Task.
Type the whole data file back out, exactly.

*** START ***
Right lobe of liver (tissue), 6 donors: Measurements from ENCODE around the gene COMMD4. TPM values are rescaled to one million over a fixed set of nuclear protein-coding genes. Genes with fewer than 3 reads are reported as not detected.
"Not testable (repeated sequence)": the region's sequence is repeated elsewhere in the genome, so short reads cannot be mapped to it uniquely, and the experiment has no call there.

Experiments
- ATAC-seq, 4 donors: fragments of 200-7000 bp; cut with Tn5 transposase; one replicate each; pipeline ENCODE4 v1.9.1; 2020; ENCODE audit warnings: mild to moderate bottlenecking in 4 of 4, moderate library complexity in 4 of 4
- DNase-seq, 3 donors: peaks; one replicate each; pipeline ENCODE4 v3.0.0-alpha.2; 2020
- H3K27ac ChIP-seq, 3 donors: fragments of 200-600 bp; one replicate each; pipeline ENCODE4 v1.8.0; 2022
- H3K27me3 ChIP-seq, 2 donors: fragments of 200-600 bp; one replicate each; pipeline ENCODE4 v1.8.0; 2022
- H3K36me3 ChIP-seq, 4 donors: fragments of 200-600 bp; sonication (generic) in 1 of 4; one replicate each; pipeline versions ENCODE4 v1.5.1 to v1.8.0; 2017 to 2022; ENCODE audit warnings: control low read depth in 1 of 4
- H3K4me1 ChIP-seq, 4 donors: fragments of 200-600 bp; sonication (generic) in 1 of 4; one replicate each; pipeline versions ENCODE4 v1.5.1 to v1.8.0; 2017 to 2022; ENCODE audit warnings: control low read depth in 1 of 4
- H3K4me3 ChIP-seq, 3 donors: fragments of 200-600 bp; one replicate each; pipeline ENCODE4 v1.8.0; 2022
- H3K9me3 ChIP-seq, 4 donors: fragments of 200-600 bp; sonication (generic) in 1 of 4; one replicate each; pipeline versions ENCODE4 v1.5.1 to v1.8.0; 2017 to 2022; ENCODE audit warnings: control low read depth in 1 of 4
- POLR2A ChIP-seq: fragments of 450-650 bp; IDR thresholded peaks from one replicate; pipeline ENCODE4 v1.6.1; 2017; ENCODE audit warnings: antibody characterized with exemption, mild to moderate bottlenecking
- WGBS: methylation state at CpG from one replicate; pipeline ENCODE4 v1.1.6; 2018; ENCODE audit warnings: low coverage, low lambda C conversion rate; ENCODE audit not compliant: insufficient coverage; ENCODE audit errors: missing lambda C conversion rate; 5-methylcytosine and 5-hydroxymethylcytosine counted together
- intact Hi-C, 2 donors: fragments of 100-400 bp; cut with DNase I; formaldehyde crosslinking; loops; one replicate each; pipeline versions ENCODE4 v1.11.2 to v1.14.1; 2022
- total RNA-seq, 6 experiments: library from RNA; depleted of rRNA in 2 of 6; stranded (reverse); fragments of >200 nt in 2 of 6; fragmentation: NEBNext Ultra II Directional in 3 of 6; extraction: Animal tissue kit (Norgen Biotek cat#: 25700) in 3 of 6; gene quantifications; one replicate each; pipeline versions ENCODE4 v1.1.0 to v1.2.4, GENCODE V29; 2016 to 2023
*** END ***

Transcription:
Right lobe of liver (tissue), 6 donors: Measurements from ENCODE around the gene COMMD4. TPM values are rescaled to one million over a fixed set of nuclear protein-coding genes. Genes with fewer than 3 reads are reported as not detected.
"Not testable (repeated sequence)": the region's sequence is repeated elsewhere in the genome, so short reads cannot be mapped to it uniquely, and the experiment has no call there.

Experiments
- ATAC-seq, 4 donors: fragments of 200-7000 bp; cut with Tn5 transposase; one replicate each; pipeline ENCODE4 v1.9.1; 2020; ENCODE audit warnings: mild to moderate bottlenecking in 4 of 4, moderate library complexity in 4 of 4
- DNase-seq, 3 donors: peaks; one replicate each; pipeline ENCODE4 v3.0.0-alpha.2; 2020
- H3K27ac ChIP-seq, 3 donors: fragments of 200-600 bp; one replicate each; pipeline ENCODE4 v1.8.0; 2022
- H3K27me3 ChIP-seq, 2 donors: fragments of 200-600 bp; one replicate each; pipeline ENCODE4 v1.8.0; 2022
- H3K36me3 ChIP-seq, 4 donors: fragments of 200-600 bp; sonication (generic) in 1 of 4; one replicate each; pipeline versions ENCODE4 v1.5.1 to v1.8.0; 2017 to 2022; ENCODE audit warnings: control low read depth in 1 of 4
- H3K4me1 ChIP-seq, 4 donors: fragments of 200-600 bp; sonication (generic) in 1 of 4; one replicate each; pipeline versions ENCODE4 v1.5.1 to v1.8.0; 2017 to 2022; ENCODE audit warnings: control low read depth in 1 of 4
- H3K4me3 ChIP-seq, 3 donors: fragments of 200-600 bp; one replicate each; pipeline ENCODE4 v1.8.0; 2022
- H3K9me3 ChIP-seq, 4 donors: fragments of 200-600 bp; sonication (generic) in 1 of 4; one replicate each; pipeline versions ENCODE4 v1.5.1 to v1.8.0; 2017 to 2022; ENCODE audit warnings: control low read depth in 1 of 4
- POLR2A ChIP-seq: fragments of 450-650 bp; IDR thresholded peaks from one replicate; pipeline ENCODE4 v1.6.1; 2017; ENCODE audit warnings: antibody characterized with exemption, mild to moderate bottlenecking
- WGBS: methylation state at CpG from one replicate; pipeline ENCODE4 v1.1.6; 2018; ENCODE audit warnings: low coverage, low lambda C conversion rate; ENCODE audit not compliant: insufficient coverage; ENCODE audit errors: missing lambda C conversion rate; 5-methylcytosine and 5-hydroxymethylcytosine counted together
- intact Hi-C, 2 donors: fragments of 100-400 bp; cut with DNase I; formaldehyde crosslinking; loops; one replicate each; pipeline versions ENCODE4 v1.11.2 to v1.14.1; 2022
- total RNA-seq, 6 experiments: library from RNA; depleted of rRNA in 2 of 6; stranded (reverse); fragments of >200 nt in 2 of 6; fragmentation: NEBNext Ultra II Directional in 3 of 6; extraction: Animal tissue kit (Norgen Biotek cat#: 25700) in 3 of 6; gene quantifications; one replicate each; pipeline versions ENCODE4 v1.1.0 to v1.2.4, GENCODE V29; 2016 to 2023